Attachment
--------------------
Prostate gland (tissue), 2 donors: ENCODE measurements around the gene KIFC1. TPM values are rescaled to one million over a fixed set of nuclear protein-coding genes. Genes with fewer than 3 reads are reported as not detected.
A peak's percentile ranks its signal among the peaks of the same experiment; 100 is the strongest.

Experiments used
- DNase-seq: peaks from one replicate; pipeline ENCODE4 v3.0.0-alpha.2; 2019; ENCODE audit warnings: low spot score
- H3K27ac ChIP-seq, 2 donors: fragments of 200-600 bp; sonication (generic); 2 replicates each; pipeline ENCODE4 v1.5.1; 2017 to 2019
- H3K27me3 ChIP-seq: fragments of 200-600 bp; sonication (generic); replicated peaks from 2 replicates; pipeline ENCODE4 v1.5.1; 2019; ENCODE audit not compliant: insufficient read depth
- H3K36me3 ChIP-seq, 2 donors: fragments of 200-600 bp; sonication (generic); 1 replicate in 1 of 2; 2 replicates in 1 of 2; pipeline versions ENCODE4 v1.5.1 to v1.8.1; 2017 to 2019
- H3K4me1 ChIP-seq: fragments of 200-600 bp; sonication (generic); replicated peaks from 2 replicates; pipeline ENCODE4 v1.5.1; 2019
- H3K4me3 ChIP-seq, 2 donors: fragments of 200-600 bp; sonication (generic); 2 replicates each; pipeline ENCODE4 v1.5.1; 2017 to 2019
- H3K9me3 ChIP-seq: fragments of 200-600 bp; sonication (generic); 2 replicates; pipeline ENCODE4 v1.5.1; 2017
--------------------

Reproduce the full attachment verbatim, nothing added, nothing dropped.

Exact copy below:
Prostate gland (tissue), 2 donors: ENCODE measurements around the gene KIFC1. TPM values are rescaled to one million over a fixed set of nuclear protein-coding genes. Genes with fewer than 3 reads are reported as not detected.
A peak's percentile ranks its signal among the peaks of the same experiment; 100 is the strongest.

Experiments used
- DNase-seq: peaks from one replicate; pipeline ENCODE4 v3.0.0-alpha.2; 2019; ENCODE audit warnings: low spot score
- H3K27ac ChIP-seq, 2 donors: fragments of 200-600 bp; sonication (generic); 2 replicates each; pipeline ENCODE4 v1.5.1; 2017 to 2019
- H3K27me3 ChIP-seq: fragments of 200-600 bp; sonication (generic); replicated peaks from 2 replicates; pipeline ENCODE4 v1.5.1; 2019; ENCODE audit not compliant: insufficient read depth
- H3K36me3 ChIP-seq, 2 donors: fragments of 200-600 bp; sonication (generic); 1 replicate in 1 of 2; 2 replicates in 1 of 2; pipeline versions ENCODE4 v1.5.1 to v1.8.1; 2017 to 2019
- H3K4me1 ChIP-seq: fragments of 200-600 bp; sonication (generic); replicated peaks from 2 replicates; pipeline ENCODE4 v1.5.1; 2019
- H3K4me3 ChIP-seq, 2 donors: fragments of 200-600 bp; sonication (generic); 2 replicates each; pipeline ENCODE4 v1.5.1; 2017 to 2019
- H3K9me3 ChIP-seq: fragments of 200-600 bp; sonication (generic); 2 replicates; pipeline ENCODE4 v1.5.1; 2017